Exception analyzeHttpError(int errorCode) {
    if (errorCode < 400) {
         throw new NotAnErrorException();
    }
    switch (errorCode) {
        case 403:
             return new ForbiddenException();
        case 404:
             return new NotFoundException();
        case 500:
             return new InternalServerErrorException();
        …
        default:
             throw new UnknownHttpErrorCodeException(errorCode);
     }
}

Note that throwing an exception means that the method was used wrong or had an internal error, while returning an exception means that the error code was identified succesfully.

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This also helps the compiler understand the code flow: if a method never correctly returns (because it throws the "desired" exception) and the compiler doesn't know about that, then you might sometimes need superfluous return statements to make the compiler stop complaining. –  Joachim Sauer Aug 5 '13 at 16:01
    
@JoachimSauer Yeah. More than once I wish they would add a return type of "never" to C#--it would indicate the function must exit by throwing, putting a return in it is an error. Sometimes you have code whose only job is prettying up an exception. –  Loren Pechtel Aug 5 '13 at 22:28
    
@LorenPechtel: Are you serious!? In that case, why don't you call such methods void ThrowSuchAndSuchException(…)? It should be reasonably clear to both the compiler and users of that method what is going to happen. –  stakx Aug 5 '13 at 22:40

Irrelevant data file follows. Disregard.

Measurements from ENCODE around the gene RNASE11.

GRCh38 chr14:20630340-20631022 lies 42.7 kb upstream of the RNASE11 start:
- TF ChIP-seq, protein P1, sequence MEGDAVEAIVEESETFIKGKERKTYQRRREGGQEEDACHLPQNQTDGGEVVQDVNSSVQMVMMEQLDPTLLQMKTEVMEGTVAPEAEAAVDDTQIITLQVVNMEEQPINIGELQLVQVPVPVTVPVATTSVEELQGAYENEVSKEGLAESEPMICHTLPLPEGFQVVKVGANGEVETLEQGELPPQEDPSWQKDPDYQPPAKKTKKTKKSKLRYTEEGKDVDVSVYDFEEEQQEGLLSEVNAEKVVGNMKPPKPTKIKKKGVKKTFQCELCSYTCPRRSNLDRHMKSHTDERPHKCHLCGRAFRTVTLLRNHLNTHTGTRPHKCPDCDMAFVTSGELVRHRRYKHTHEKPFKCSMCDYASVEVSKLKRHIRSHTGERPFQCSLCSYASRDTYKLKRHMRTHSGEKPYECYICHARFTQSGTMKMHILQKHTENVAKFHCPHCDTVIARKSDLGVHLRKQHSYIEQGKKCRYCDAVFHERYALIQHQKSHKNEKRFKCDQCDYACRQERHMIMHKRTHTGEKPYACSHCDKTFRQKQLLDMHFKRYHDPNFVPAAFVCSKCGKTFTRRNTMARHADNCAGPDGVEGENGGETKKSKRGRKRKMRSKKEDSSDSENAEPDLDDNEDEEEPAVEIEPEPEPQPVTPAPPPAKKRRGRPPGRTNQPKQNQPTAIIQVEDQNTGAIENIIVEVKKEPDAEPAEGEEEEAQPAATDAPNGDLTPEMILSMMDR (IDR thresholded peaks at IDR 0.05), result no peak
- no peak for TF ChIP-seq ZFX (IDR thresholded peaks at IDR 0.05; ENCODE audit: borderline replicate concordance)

1  
@LorenPechtel A function that never returns is not a function. It's a terminator. Call a function like that clears the calling stack. It's similar to calling System.Exit(). The code after the function call is not executed. That doesn't sound like a good design pattern for a function. –  Mathew Foscarini Aug 5 '13 at 23:49
3  
@MathewFoscarini Consider a class that has multiple methods that can error in similar ways. You want to dump some state information as part of the exception to indicate what it was chewing on when it went boom. You want one copy of the prettying-up code because of DRY. That leaves either calling a function that does the prettying-up and using the result in your throw or it means a function that builds the prettied-up text and then throws it. I generally find the latter superior. –  Loren Pechtel Aug 6 '13 at 3:27